by Subject: Refugee and Migration Studies
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The Annoying Difference
The Emergence of Danish Neonationalism, Neoracism, and Populism in the Post-1989 World
The Muhammad cartoon crisis of 2005−2006 in Denmark caught the world by surprise as the growing hostilities toward Muslims had not been widely noticed. Through the methodologies of media anthropology, cultural studies, and communication studies, this book brings together more than thirteen years of research on three significant historical media events in order to show the drastic changes and emerging fissures in Danish society and to expose the politicization of Danish news journalism, which has consequences for the political representation and everyday lives of ethnic minorities in Denmark.
An Australian Indigenous Diaspora
Warlpiri Matriarchs and the Refashioning of Tradition
Some indigenous people, while remaining attached to their traditional homelands, leave them to make a new life for themselves in white towns and cities, thus constituting an “indigenous diaspora”. This innovative book is the first ethnographic account of one such indigenous diaspora, the Warlpiri, whose traditional hunter-gatherer life has been transformed through their dispossession and involvement with ranchers, missionaries, and successive government projects of recognition. By following several Warlpiri matriarchs into their new locations, far from their home settlements, this book explores how they sustained their independent lives, and examines their changing relationship with the traditional culture they represent.
Being Human, Being Migrant
Senses of Self and Well-Being
Grønseth, A. S. (ed)
Migrant experiences accentuate general aspects of the human condition. Therefore, this volume explores migrant’s movements not only as geographical movements from here to there but also as movements that constitute an embodied, cognitive, and existential experience of living “in between” or on the “borderlands” between differently figured life-worlds. Focusing on memories, nostalgia, the here-and-now social experiences of daily living, and the hopes and dreams for the future, the volume demonstrates how all interact in migrants’ and refugees’ experience of identity and quest for well-being.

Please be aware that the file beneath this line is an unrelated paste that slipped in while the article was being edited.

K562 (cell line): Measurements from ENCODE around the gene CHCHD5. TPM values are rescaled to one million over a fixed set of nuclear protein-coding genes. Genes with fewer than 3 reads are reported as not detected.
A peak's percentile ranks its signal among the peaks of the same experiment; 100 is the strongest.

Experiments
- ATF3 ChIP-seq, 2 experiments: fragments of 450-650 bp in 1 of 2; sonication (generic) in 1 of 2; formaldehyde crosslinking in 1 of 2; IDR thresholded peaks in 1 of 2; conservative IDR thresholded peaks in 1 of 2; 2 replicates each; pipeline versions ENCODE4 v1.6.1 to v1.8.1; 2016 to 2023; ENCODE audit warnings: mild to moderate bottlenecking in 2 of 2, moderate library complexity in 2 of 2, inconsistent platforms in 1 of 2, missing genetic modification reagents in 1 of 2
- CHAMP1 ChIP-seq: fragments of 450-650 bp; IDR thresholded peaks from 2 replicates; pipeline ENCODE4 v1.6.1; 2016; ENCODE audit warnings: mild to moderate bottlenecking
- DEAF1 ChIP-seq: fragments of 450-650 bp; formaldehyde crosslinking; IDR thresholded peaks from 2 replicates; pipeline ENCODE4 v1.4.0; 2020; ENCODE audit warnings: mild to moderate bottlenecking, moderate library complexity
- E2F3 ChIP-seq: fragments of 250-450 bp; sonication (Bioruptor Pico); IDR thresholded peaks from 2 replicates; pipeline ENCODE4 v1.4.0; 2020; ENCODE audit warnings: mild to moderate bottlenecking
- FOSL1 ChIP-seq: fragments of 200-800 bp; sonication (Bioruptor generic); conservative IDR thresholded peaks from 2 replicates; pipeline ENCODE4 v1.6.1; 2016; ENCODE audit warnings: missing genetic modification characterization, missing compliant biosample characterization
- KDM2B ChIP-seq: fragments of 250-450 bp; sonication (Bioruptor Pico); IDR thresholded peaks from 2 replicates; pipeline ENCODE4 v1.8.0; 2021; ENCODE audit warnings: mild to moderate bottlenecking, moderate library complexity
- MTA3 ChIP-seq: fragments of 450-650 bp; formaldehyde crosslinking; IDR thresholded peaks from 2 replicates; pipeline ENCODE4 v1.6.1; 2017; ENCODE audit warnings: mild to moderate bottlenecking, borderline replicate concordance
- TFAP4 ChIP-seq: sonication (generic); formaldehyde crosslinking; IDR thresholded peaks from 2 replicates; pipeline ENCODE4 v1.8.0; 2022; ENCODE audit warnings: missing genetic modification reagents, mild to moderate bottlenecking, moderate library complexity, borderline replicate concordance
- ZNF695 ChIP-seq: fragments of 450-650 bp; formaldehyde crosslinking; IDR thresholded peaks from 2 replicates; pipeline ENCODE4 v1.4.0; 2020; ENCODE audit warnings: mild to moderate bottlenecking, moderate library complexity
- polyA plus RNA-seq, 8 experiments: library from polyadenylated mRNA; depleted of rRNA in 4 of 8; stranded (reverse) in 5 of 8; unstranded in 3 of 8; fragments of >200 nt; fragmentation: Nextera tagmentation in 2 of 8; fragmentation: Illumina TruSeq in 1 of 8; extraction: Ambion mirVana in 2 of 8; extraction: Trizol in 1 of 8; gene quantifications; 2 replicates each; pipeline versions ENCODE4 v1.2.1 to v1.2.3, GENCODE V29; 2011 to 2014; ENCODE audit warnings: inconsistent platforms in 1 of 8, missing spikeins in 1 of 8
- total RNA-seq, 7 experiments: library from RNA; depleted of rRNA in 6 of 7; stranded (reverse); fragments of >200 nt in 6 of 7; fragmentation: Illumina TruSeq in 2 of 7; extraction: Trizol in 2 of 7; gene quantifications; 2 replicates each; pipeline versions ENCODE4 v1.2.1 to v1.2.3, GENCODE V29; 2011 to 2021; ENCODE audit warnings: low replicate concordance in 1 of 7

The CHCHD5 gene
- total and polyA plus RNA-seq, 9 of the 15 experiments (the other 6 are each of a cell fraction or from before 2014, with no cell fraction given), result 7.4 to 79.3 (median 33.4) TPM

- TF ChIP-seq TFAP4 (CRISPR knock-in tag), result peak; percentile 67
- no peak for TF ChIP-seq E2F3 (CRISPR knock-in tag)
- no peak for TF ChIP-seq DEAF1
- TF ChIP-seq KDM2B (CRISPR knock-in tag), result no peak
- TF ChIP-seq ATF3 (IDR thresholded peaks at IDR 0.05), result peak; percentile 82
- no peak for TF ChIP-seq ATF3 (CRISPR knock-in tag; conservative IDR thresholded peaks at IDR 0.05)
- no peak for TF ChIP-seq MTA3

Neighbourhood Youth and Urban Change in Kyrgyzstan’s Capital
In this pioneering ethnographic study of identity and integration, author Philipp Schröder explores urban change in Kyrgyzstan’s capital Bishkek from the vantage point of the male youth living in one neighbourhood. Touching on topics including authority, violence, social and imaginary geographies, interethnic relations, friendship, and competing notions of belonging to the city, Bishkek Boys offers unique insights into how post-Socialist economic liberalization, rural-urban migration and ethnic nationalism have reshaped social relations among young males who come of age in this Central Asian urban environment.
Questioning Spanish Frontiers
Sampedro, B. & Doubleday, S. (eds)
Under the current cartographies of globalism, where frontiers mutate, vacillate, and mark the contiguity of discourse, questioning the Spanish border seems a particularly urgent task. The volume engages a wide spectrum of ambivalent regions—subjects that currently are, or have been seen in the past, as spaces of negotiation and contestation. However, they converge in their perception of the “Spanish” nation-space as a historical and ideological construct that is perpetually going through transformations and reformations. This volume advocates the position that intellectual responsibility must lead us to engage openly in the issues underlying current social and political tensions.
Minority, Population, and Counter-Conduct Between Greece and Turkey
Borders of states, borders of citizenship, borders of exclusion. As the lines drawn on international treaty maps become ditches in the ground and roaming barriers in the air, a complex state apparatus is set up to regulate the lives of those who cannot be expelled, yet who have never been properly ‘rooted’. This study explores the mechanisms employed at the interstices of two opposing views on the presence of minority populations in western Thrace: the legalization of their status as établis (established) and the failure to incorporate the minority in the Greek national imaginary. Revealing the logic of government bureaucracy shows how they replicate difference from the inter-state level to the communal and the personal.